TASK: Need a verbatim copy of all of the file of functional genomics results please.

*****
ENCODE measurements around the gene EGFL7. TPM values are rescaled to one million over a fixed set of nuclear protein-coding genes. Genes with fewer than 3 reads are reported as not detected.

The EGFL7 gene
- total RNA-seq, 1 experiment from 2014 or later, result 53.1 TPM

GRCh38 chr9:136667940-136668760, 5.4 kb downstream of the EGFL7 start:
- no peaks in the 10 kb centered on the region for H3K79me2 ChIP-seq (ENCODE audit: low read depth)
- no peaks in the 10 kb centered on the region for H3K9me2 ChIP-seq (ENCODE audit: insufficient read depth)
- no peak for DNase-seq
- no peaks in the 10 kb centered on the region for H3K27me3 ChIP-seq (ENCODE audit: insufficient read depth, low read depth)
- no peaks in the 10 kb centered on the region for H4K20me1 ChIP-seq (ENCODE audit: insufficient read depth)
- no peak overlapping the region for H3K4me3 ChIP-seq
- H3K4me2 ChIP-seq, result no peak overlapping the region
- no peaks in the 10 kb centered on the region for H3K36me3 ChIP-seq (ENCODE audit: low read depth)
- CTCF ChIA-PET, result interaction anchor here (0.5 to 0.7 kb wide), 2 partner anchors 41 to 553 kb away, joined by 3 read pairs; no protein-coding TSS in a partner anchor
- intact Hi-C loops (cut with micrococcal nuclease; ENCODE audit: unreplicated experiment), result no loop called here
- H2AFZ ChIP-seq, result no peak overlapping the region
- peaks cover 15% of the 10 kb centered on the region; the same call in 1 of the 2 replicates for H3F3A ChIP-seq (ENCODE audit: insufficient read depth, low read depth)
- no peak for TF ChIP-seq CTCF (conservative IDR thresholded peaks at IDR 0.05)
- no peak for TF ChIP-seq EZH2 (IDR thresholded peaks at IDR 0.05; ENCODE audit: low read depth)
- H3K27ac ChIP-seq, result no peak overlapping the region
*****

ENCODE measurements around the gene EGFL7. TPM values are rescaled to one million over a fixed set of nuclear protein-coding genes. Genes with fewer than 3 reads are reported as not detected.

The EGFL7 gene
- total RNA-seq, 1 experiment from 2014 or later, result 53.1 TPM

GRCh38 chr9:136667940-136668760, 5.4 kb downstream of the EGFL7 start:
- no peaks in the 10 kb centered on the region for H3K79me2 ChIP-seq (ENCODE audit: low read depth)
- no peaks in the 10 kb centered on the region for H3K9me2 ChIP-seq (ENCODE audit: insufficient read depth)
- no peak for DNase-seq
- no peaks in the 10 kb centered on the region for H3K27me3 ChIP-seq (ENCODE audit: insufficient read depth, low read depth)
- no peaks in the 10 kb centered on the region for H4K20me1 ChIP-seq (ENCODE audit: insufficient read depth)
- no peak overlapping the region for H3K4me3 ChIP-seq
- H3K4me2 ChIP-seq, result no peak overlapping the region
- no peaks in the 10 kb centered on the region for H3K36me3 ChIP-seq (ENCODE audit: low read depth)
- CTCF ChIA-PET, result interaction anchor here (0.5 to 0.7 kb wide), 2 partner anchors 41 to 553 kb away, joined by 3 read pairs; no protein-coding TSS in a partner anchor
- intact Hi-C loops (cut with micrococcal nuclease; ENCODE audit: unreplicated experiment), result no loop called here
- H2AFZ ChIP-seq, result no peak overlapping the region
- peaks cover 15% of the 10 kb centered on the region; the same call in 1 of the 2 replicates for H3F3A ChIP-seq (ENCODE audit: insufficient read depth, low read depth)
- no peak for TF ChIP-seq CTCF (conservative IDR thresholded peaks at IDR 0.05)
- no peak for TF ChIP-seq EZH2 (IDR thresholded peaks at IDR 0.05; ENCODE audit: low read depth)
- H3K27ac ChIP-seq, result no peak overlapping the region